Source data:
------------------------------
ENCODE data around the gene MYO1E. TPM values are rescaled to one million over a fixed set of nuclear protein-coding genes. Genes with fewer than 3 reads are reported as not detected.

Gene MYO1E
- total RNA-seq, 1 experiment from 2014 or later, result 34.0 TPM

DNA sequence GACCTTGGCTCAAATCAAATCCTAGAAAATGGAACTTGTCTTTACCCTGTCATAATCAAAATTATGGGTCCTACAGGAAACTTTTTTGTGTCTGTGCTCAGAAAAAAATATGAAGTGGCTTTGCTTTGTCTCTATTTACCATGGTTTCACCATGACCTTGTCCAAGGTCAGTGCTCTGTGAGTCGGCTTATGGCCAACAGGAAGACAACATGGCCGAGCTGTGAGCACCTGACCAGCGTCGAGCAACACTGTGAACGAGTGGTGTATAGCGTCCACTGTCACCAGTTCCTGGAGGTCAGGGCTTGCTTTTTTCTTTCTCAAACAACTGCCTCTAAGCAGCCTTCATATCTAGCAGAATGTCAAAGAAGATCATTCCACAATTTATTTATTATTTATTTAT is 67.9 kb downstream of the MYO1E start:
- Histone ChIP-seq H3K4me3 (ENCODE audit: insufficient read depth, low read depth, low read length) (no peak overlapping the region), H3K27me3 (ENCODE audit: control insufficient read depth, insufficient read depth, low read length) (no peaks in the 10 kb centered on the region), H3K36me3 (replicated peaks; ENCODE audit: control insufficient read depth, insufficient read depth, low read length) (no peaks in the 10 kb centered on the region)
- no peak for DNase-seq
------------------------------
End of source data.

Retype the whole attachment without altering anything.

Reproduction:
ENCODE data around the gene MYO1E. TPM values are rescaled to one million over a fixed set of nuclear protein-coding genes. Genes with fewer than 3 reads are reported as not detected.

Gene MYO1E
- total RNA-seq, 1 experiment from 2014 or later, result 34.0 TPM

DNA sequence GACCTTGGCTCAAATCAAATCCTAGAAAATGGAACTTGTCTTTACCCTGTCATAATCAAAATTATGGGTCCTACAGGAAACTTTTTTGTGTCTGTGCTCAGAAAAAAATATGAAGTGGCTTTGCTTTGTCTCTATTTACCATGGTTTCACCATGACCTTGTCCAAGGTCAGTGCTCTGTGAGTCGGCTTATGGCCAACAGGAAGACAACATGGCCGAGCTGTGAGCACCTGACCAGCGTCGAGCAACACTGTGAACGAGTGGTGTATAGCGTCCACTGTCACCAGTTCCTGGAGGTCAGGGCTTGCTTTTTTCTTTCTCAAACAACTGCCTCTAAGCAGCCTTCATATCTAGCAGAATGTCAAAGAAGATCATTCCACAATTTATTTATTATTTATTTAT is 67.9 kb downstream of the MYO1E start:
- Histone ChIP-seq H3K4me3 (ENCODE audit: insufficient read depth, low read depth, low read length) (no peak overlapping the region), H3K27me3 (ENCODE audit: control insufficient read depth, insufficient read depth, low read length) (no peaks in the 10 kb centered on the region), H3K36me3 (replicated peaks; ENCODE audit: control insufficient read depth, insufficient read depth, low read length) (no peaks in the 10 kb centered on the region)
- no peak for DNase-seq